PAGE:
Hands up all of you who’re thinking about buying a tablet in the coming months? Must admit, an iPad or new Honeycomb tablet are tempting. But… Chromebook-  the 8 second booting notebook. an alternative to an iPad?

How about Chrome OS – Much talked about 12 months ago but a bit quiet of late. With Apple and Ubuntu releasing key products, Google’s OS needs to be good.

Won’t have long to wait, its out next month – but just what is Google delivering?

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I’ve just read a Management Today supplement about West Yorks Fire Service. Remember how Public Service budgets are meant to be getting cut back?

The Public Sector should think about value - not building empires! Well, it sure doesn’t seem like that’s the case, if this is a typical Public IT project. Based on what they’ve chosen, I reckon half a million’s gone up in smoke.

It should have cost a tenth of that – and it’ll only reach 60% of their users…

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Now this is going to sound like some obscure, “out-there” philosophical question. But think about it. Is progress slowing down? Has our spread into the world and the regulation of modern life stopping us now moving forward? Imagine the Wright Brothers today, taking that flying contraption to an airfield. Where would they have made it – and would they have been allowed to fly it?

Or imagine James Watt building his steam engine in a lock-up round the corner. Then imagine the local council or police’s reaction to the noise it made!

Have we lost our reckless invention culture – do we just do Internet apps now?

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A couple of people recently have asked me if I’m ready yet to give up Windows. With virtual players being offered, it was time to try virtualisation. If you really want Windows on Ubuntu - VMWare lets you have it! I’ve just upgraded to Ubuntu 11.04 and with VMWare’s Virtual Player available, now was the time to see what the world of desktop virtualisation was really like. Would virtualisation be the answer to a techy’s dreams?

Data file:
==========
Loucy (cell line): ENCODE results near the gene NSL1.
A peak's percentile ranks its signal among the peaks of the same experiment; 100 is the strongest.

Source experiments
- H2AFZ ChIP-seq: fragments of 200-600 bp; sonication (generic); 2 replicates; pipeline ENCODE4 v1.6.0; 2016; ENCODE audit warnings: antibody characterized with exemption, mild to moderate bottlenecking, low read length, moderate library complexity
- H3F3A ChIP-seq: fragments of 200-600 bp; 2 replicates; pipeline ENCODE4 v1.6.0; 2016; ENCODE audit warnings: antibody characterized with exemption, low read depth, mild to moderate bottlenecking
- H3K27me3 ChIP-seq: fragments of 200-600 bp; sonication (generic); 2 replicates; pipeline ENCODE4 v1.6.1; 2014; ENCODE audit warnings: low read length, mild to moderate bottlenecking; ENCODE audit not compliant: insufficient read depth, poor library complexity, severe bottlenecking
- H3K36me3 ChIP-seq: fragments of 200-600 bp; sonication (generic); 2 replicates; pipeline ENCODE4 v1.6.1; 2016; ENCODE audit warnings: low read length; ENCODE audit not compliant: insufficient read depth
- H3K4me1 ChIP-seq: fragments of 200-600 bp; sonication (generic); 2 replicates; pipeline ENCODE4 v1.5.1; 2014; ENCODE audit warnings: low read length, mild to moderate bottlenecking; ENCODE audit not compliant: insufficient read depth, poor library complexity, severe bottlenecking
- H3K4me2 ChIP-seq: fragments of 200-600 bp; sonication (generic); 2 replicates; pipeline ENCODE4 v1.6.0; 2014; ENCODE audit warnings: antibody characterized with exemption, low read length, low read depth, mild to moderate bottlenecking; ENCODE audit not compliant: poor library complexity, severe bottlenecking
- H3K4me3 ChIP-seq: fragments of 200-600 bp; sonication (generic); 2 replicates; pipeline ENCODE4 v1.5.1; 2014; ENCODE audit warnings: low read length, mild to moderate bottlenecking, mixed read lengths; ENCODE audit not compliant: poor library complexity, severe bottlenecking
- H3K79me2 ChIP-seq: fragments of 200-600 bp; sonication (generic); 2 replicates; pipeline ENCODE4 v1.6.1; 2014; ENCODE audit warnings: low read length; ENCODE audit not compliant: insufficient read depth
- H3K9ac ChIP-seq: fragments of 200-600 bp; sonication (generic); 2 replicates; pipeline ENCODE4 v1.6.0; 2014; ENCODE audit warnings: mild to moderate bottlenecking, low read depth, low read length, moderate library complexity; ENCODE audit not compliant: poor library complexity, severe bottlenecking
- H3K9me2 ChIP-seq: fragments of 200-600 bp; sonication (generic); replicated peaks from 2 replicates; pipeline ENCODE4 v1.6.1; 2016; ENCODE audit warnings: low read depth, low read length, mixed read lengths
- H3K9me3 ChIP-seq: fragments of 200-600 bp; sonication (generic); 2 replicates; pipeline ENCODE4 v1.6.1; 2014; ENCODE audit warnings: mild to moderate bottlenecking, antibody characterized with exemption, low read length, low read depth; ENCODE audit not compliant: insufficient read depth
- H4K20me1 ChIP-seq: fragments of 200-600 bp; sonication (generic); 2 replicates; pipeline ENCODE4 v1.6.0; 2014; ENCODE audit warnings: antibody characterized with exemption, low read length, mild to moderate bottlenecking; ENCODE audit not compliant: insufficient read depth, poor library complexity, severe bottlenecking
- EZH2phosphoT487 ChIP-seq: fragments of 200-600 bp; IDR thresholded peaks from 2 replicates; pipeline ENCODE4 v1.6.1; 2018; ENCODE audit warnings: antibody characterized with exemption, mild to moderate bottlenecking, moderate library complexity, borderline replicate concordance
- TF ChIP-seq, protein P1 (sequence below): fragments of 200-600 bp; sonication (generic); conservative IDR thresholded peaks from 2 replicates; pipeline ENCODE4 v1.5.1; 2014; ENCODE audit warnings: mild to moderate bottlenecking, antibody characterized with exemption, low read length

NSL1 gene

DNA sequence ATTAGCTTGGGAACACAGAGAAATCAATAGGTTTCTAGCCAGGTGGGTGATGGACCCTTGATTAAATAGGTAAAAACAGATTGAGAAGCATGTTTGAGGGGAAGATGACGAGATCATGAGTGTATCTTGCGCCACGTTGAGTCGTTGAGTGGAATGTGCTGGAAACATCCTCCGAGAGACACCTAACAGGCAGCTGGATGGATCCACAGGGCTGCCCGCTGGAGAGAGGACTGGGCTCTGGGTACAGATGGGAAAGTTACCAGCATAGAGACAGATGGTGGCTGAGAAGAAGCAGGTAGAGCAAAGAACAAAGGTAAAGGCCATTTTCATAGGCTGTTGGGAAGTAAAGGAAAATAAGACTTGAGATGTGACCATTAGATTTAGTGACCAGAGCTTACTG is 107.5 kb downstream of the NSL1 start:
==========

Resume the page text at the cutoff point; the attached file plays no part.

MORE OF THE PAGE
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The banks are making money again. They’ve all got innovation teams in place. Change is desperately needed, so why aren’t we seeing it? why the banks don't want to innovate...

Its too easy to point to our banks and say that they don’t understand innovation. But you’d be wrong, very wrong. They understand it all too well.

They know what change will mean. That’s why they won’t let it happen…

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Easter of 2011 will probably be remembered as the time the Cloud went down. Bad as it was for Amazon’s EC2, the sky didn’t actually fall on anybody. Bad for some - but not that many. how Amazon's EC2 Easter failure actually makes the Cloud safer...

Maybe the great bank holiday weather took many writers away for the weekend. But the number of “its all over for Cloud” rants were mercifully few.

So, what should be taken away from Amazon’s failure. What have we learnt? Well, its shown intelligent system design is as vital for Cloud as anywhere else. Along with how many “experts” can still talk through their back-ends…

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I’m writing this just seven days before the production Ubuntu 11.04 is released. Now, if you’re on Windows 7, there’s never been a better time to change. Windows 7 provides a great reason to move over to Ubuntu 11.04! So why am I suggesting you change now – what’s so different about this version? Surprisingly, its not so much Ubuntu as Windows…

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When everyone’s talking about bank regulation, you know something’s wrong. And when everyone’s condemning it, you know we need to act. FSA is no authority for bank regulation - its a waste of resources...

Anger centres around the Financial Services Authority. A Cabinet Office quango. But two spectacular failures by the FSA have destroyed public confidence…